The City of Tacoma wants neighborhood road repairs, which has been a long-contested issue among residents and businesses.

However, the way officials are fishing for funding is through Proposition 1, a 2 percent rate hike on Tacoma Public Utility customers, including businesses.

“That 2 percent will amount to thousands of dollars for a lot of businesses, some of whom don’t realize it,” said Tacoma-Pierce County Chamber of Commerce business and political manager Gary Brackett. “They’re upset because they’ll have to pay a tax and not get any benefit.”

That’s because TPU’s coverage includes the full-scale 8 acres of University Place, plus many other neighborhoods across Pierce County and the South Sound.

Roughly one-third of TPU’s residential and commercial customers in Lakewood would see the additional charges, should Prop 1 pass. Most affected will be large-scale businesses whose day-to-day operations include high electric use, such as hospitals, shopping malls and large buildings.

That’s why University Place City Council was the first to pass a resolution against Proposition 1 earlier this year. Lakewood City Council followed suit. And other cities may very well follow.

The problem stems from the fact that the hopscotch pattern of TPU customers hardly gels with the road upgrade map. That means that, while businesses small and large may have to pay the tax, they may not see improvements on their main streets.

“If you look at the project map, commuting areas and deliveries, it’s the residential areas that are getting the bulk of the work,” Brackett said. “As for pot holes and traffic light synchronization, you can synchronize a whole lot of lights for $10 million.”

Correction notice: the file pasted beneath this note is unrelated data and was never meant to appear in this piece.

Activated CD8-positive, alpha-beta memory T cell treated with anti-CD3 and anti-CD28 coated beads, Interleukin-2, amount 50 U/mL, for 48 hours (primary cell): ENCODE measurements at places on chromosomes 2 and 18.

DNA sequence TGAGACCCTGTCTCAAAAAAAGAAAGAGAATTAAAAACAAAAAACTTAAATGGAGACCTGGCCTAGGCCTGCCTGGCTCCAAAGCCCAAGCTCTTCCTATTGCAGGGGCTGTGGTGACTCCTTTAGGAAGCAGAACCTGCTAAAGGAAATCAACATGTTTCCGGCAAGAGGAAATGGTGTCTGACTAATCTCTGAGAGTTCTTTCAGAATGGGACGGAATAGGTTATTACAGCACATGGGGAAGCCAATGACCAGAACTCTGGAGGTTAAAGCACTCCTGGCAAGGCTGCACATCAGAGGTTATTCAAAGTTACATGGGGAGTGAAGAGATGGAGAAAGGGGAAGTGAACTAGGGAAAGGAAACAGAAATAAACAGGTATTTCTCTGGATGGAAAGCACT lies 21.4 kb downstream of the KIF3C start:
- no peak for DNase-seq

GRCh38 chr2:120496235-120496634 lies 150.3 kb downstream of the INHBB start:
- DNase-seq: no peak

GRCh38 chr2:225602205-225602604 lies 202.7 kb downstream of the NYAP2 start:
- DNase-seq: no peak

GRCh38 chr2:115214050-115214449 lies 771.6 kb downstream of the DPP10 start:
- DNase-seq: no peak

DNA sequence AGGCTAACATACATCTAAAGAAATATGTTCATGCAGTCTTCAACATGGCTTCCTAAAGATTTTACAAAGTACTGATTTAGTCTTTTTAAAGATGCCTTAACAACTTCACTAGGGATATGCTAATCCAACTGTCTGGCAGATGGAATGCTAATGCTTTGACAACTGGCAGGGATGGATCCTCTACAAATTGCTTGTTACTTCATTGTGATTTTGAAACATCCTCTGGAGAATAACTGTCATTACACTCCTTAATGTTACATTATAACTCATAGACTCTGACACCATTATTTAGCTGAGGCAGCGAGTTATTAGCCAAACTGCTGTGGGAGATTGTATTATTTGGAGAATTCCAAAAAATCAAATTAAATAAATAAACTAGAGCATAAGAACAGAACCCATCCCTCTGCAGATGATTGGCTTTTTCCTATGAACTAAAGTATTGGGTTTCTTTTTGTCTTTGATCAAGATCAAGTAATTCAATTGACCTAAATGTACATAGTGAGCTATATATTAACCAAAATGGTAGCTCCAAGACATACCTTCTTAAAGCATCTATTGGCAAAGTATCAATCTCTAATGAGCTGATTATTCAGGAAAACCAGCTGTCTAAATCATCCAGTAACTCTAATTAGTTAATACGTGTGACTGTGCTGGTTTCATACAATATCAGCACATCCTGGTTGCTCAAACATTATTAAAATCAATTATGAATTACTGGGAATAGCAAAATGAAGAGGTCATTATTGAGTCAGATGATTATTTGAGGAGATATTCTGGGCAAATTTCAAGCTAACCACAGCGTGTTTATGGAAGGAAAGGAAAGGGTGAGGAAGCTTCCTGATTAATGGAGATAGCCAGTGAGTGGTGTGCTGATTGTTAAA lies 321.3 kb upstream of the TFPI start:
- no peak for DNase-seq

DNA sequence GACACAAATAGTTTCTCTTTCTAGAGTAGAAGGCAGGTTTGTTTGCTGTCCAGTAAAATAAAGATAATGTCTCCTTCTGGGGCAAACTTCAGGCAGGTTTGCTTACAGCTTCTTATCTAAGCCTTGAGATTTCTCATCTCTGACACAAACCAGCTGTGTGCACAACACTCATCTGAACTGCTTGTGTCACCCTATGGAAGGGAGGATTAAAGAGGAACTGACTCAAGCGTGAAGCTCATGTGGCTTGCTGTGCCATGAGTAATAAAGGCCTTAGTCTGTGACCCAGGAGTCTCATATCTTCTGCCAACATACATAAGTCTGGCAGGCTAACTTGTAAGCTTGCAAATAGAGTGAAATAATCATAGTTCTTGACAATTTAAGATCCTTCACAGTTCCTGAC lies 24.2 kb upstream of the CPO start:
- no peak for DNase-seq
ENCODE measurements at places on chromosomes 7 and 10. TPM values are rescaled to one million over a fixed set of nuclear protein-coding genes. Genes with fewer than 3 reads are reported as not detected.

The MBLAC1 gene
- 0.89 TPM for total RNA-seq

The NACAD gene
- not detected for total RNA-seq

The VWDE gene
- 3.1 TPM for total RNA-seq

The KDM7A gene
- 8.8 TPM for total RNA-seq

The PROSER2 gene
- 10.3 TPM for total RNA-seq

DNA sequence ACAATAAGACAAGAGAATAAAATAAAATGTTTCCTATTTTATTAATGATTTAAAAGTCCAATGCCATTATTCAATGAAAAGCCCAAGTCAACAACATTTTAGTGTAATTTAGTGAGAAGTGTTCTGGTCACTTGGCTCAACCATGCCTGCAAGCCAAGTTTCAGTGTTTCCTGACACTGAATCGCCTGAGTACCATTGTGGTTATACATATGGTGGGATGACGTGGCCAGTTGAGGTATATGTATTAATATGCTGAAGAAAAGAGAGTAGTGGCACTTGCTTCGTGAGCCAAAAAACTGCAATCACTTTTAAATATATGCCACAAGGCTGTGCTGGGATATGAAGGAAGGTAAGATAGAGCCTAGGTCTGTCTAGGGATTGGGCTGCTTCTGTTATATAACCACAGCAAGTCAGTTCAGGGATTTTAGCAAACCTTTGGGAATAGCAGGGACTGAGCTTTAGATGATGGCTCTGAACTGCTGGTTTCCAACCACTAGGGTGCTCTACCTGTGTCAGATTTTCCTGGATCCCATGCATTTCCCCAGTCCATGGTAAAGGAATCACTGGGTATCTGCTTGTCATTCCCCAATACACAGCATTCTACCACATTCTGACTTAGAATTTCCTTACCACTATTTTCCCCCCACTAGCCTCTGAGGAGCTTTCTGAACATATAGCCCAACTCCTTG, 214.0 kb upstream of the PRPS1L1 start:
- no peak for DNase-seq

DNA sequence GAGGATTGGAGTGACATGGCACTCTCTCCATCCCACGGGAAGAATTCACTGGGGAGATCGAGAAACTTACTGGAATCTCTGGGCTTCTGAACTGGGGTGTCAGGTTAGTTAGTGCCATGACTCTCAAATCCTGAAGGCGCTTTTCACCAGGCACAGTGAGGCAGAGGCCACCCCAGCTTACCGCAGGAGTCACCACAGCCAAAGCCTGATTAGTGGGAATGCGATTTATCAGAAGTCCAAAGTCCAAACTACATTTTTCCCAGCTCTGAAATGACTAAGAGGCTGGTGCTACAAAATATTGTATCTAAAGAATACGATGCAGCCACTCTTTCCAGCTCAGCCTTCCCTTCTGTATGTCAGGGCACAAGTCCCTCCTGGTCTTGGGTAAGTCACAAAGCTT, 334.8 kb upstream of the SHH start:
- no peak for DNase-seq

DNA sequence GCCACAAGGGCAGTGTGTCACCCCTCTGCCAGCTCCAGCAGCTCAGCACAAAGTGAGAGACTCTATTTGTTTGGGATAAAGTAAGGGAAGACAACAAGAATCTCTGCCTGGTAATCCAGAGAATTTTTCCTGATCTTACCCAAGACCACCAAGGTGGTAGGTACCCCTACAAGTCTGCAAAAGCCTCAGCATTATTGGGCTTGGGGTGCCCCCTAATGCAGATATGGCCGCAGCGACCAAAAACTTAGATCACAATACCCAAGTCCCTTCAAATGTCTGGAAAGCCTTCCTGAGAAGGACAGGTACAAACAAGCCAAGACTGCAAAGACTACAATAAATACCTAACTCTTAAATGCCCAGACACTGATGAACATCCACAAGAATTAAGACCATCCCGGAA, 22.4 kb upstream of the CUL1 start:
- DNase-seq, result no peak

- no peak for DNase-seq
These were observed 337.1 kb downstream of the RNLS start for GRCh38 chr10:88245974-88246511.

Another factor is that, although the tax addition is just 2 percent, that’s a 33 percent increase over what it was previously – so businesses who use power as 60 to 75 percent of their overall cost will see a major hit to their bottom line.

On the other side of the story, though, is Ryan Mello, Tacoma City Council member and chair of the Environment and Public Works Committee, as well as chairman of the Pierce Conservation District.

“Businesses have a lot of suppliers, and better roads mean more customers,” he pointed out. “We’re also adding revenue and construction jobs; good-wage jobs with benefits. So businesses should think about that, if they want their customer bases to grow, they would invest in Tacoma streets. They’re not going to fix themselves.”

Another issue for Mello is that power in Tacoma has been cheap. TPU’s residential customers generally pay 32 percent less; industrial customers have bills 74 percent below the average. Hiking the rate 2 percent brings the rates more in line with other regional suppliers like Puget Sound Energy.

Still, 7,500 businesses and 70,000 residences outside of Tacoma throw money into the city via the existing 6 percent utility earnings tax on TPU service. Cable TV, city rail and water use, and other utilities are also taxed, to the tune of $56 million-plus just last year, meaning more than 20 percent of city revenue comes from utility taxes.

One vocal customer has been Northwest Door president Jeff Hohman, for whom a 2 percent utility rate increase would mean an added annual $2,500.

And, Tacoma-Pierce County REALTORS government affairs director Catherine Rudolph said that her agency has taken a “No” position.

“We think it’s not a good idea for businesses � because it could have a lot more impact than at first blush,” she said.

The agency is certainly in favor of road improvement, she emphasized, but the process needs to be very carefully thought out.

“There’s no connection between utilities and roads,” Rudolph said. “We’re still looking for a plan.”

Ultimately, though, Mello said that this issue isn’t about taxes and regulations. It’s about transportation and infrastructure.

“Those are the backbone of our economy,” he said. “We’re investing in infrastructure because businesses keep calling on their local government to make solutions in that area. It’s the number-one concern of the people.”